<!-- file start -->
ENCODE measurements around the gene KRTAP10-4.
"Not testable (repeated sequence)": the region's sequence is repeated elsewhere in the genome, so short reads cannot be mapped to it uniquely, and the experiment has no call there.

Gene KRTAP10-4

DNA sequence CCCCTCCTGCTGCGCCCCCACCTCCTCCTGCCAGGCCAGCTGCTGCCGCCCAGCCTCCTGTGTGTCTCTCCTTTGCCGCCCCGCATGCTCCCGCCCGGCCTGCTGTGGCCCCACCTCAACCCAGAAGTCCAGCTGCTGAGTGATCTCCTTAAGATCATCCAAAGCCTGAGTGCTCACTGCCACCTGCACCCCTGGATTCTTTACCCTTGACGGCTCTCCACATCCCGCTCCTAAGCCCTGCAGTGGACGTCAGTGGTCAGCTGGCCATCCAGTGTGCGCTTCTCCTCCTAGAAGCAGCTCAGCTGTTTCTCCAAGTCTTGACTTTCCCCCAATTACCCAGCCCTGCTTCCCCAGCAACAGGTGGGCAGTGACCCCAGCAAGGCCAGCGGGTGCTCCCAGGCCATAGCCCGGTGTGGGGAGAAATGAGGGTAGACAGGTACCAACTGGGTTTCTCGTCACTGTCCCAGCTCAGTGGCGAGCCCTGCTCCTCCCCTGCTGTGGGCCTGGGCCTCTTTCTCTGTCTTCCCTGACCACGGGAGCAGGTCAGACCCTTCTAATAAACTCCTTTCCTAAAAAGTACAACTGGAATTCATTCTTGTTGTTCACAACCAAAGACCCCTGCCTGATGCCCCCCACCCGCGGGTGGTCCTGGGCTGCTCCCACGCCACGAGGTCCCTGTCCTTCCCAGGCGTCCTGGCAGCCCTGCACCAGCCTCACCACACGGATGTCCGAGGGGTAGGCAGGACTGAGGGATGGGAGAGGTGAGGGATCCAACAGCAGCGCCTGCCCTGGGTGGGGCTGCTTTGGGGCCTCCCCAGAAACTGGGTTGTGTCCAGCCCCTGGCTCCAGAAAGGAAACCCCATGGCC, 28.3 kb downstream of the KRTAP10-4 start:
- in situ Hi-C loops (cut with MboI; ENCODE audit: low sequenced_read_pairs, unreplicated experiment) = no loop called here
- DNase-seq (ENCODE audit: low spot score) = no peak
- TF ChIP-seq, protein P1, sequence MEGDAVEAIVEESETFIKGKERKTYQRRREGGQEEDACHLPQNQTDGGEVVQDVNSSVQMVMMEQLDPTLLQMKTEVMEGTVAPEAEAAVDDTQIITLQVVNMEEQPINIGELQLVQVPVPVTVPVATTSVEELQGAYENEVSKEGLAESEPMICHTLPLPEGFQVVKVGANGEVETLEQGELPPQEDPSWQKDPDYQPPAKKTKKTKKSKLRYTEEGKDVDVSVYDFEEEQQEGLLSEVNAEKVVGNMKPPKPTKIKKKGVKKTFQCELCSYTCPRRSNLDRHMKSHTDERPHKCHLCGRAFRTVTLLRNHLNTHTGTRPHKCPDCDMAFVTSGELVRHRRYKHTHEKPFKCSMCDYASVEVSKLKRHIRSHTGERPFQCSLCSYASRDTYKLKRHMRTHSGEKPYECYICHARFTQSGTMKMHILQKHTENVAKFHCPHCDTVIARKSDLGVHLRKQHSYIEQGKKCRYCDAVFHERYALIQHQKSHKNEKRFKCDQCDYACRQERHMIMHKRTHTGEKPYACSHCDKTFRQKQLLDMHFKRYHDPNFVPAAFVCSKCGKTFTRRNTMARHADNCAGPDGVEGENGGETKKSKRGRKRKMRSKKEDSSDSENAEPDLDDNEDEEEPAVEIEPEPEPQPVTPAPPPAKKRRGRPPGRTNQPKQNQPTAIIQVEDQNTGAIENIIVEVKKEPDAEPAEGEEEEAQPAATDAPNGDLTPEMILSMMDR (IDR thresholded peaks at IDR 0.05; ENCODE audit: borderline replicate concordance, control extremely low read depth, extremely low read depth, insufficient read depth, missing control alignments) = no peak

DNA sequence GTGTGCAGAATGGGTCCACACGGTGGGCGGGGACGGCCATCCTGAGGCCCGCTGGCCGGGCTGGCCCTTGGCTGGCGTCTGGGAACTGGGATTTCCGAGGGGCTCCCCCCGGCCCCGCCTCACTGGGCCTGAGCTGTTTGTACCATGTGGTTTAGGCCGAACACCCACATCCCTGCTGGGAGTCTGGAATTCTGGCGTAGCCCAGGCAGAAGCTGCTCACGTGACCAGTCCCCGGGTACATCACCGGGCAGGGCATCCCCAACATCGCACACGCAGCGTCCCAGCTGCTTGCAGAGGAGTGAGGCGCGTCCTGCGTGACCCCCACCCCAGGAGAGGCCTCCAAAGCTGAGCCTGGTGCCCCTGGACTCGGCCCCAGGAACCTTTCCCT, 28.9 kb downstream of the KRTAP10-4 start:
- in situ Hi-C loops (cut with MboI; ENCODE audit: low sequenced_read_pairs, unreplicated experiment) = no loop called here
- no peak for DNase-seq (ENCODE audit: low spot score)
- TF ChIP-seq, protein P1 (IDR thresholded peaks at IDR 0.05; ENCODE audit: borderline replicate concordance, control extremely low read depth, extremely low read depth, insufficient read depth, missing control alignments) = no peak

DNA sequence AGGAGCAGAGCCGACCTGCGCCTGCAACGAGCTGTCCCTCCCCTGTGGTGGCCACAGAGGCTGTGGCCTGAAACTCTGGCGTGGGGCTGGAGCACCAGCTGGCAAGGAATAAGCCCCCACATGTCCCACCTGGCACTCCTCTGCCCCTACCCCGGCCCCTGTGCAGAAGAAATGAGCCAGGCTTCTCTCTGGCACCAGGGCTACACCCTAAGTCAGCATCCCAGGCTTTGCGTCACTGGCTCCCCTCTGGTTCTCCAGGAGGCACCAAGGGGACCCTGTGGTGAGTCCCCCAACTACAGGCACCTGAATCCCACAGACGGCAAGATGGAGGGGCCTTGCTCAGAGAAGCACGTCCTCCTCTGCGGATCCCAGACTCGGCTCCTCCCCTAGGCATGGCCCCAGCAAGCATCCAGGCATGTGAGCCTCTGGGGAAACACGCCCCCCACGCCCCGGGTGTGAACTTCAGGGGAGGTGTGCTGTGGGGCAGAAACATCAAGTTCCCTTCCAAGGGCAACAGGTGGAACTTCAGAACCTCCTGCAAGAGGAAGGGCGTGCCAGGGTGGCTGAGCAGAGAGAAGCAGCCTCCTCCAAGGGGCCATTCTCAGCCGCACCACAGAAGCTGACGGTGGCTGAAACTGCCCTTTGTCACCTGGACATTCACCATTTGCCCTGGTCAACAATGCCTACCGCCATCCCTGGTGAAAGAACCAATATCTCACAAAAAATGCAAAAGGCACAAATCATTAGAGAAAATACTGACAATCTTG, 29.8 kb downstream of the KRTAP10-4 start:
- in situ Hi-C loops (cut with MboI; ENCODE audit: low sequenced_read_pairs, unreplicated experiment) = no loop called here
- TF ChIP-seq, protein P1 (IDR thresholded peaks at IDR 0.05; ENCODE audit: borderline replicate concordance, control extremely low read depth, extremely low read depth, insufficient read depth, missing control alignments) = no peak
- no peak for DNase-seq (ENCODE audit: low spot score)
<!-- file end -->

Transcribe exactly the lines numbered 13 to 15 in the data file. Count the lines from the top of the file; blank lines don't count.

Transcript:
- in situ Hi-C loops (cut with MboI; ENCODE audit: low sequenced_read_pairs, unreplicated experiment) = no loop called here
- TF ChIP-seq, protein P1 (IDR thresholded peaks at IDR 0.05; ENCODE audit: borderline replicate concordance, control extremely low read depth, extremely low read depth, insufficient read depth, missing control alignments) = no peak
- no peak for DNase-seq (ENCODE audit: low spot score)